This is Art in Print’s eighth annual New Editions issue. The artists who appear here were selected by nine different writers, and range from renowned (Jasper Johns, Terry Winters, Francesco Clemente) to emerging (Qiaoyi Shi, Shivangi Ladha). The youngest is in her mid-20s, the oldest in her mid-90s. The methods and materials they employ are similarly wide ranging, from the assertively high tech (Alex Dodge) to the foundational (the street-posted woodcuts of A Paper Monument for the Paperless) to quixotic hybrids of the two (Vanessa Marsh). Some projects carry five-figure price tags, some are free. Some are as big as walls (Sandow Birk and Elyse Pignolet), many are no bigger than a children’s book.
What all of them—abstract or figurative, unrestrained or meticulous—share is rigorous curiosity.
There are many reasons for making art, but most artworks fall into one of two camps: things that are made to say something, and things that are made to figure something out. That “something” may be formal, or personal, or political, but if the object is a document of discovery, there is often a lot to look at and think about. If it was made as a message, there’s little to do but read it and walk away.
For every artist in this issue, art is a space of investigation. Vera Molnar, Charles Gaines and Darren Almond use it to test human perception and the workings of representation. Stanley Whitney, Jackie Saccoccio and Victoria Burge chase the myriad solutions implicit in seemingly simple structures. Analia Saban reconnoiters the array of customary materials and habits. Dana Schutz and Dasha Shishkin treat art as a playground for unfettered narrative invention.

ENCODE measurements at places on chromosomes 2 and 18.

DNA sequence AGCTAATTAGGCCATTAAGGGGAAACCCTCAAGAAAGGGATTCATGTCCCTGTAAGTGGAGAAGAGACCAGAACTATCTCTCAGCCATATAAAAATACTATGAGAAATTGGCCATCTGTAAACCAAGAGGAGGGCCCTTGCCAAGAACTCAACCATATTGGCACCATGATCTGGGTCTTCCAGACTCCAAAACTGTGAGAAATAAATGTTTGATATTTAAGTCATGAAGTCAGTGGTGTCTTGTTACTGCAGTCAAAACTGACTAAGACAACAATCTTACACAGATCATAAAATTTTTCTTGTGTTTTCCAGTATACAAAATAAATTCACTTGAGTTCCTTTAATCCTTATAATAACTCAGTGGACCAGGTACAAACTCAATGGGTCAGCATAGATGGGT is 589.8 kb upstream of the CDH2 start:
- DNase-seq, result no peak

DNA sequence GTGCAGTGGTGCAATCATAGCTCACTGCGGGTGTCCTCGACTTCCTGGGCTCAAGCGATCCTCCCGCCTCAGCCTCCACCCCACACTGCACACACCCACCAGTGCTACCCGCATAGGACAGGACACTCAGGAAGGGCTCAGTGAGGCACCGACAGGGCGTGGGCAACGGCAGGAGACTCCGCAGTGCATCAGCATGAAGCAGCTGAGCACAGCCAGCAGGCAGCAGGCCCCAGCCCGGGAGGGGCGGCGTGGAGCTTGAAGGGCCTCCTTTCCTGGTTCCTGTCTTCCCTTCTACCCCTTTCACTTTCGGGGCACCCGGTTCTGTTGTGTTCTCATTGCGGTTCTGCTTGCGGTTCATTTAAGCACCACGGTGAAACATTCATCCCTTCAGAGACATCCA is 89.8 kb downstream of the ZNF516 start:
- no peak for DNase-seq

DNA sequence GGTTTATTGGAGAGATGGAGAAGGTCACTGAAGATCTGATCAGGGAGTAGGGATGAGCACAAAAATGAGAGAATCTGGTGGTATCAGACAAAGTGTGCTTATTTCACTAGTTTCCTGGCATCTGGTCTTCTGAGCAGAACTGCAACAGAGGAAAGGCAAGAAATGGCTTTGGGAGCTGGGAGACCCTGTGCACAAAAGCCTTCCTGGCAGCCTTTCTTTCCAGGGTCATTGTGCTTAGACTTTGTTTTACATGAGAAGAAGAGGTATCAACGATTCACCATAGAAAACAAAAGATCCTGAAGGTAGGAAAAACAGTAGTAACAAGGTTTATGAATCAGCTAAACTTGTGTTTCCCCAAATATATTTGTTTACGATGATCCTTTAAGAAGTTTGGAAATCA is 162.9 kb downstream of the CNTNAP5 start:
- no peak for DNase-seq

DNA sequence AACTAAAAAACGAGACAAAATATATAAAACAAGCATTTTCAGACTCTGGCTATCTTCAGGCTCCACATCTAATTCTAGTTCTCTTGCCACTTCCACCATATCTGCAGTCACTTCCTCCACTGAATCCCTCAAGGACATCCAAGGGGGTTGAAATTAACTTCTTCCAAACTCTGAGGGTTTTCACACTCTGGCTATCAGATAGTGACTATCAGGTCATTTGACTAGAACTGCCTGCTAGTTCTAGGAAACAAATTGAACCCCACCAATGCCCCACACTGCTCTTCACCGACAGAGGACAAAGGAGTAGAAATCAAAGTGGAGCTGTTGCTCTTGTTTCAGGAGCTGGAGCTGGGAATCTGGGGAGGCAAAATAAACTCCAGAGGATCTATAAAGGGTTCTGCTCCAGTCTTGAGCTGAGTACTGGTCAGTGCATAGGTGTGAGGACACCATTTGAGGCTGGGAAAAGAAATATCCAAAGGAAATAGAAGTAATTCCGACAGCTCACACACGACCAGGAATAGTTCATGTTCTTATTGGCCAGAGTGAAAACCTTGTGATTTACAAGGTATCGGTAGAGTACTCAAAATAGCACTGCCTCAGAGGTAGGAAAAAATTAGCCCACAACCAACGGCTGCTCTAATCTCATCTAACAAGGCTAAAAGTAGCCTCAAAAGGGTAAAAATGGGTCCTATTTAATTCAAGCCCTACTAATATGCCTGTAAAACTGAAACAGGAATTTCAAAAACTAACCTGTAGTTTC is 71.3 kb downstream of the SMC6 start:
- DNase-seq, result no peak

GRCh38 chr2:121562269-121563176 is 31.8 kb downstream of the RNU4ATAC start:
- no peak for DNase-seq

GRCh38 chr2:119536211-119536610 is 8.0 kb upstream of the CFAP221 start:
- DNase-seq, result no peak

The intrusion of political mayhem into every aspect of life has provoked many artists into desperate and unexpected mashups—as when Sean Scully inserts a childish gun amid his poised abstractions, Enrique Chagoya dispatches ethnic stereotypes by making heads explode, and Teresita Fernández hints at the fire to come.
Others—including Saya Woolfalk, Chitra Ganesh and Rico Gatson—have responded with alternative universes in which our own cultural hierarchies are upended. In a similar way, the foregrounding of craft and labor in the prints of Lisa Anne Auerbach, Amy Cunat, Jacob Hashimoto and Ikeda Manabu prompts us to wonder how the ethos of everything might shift if certain aspects of human endeavor were accorded more respect. (A thought that also underlies B. Wurtz’s exhibition, reviewed in this issue.)
And in a final flourish of forensic rigor, this issue includes a detective story dating back to 1882, the year Édouard Manet wrote to a friend suggesting the destruction of an etching plate that somehow, a dozen years later, was producing posthumous editions of the artist’s Jeanne. Manet scholar Juliet Wilson-Bareau lays out the case and the impact of a recently discovered proof on our understanding of Manet’s oeuvre.
Who knows what might happen next?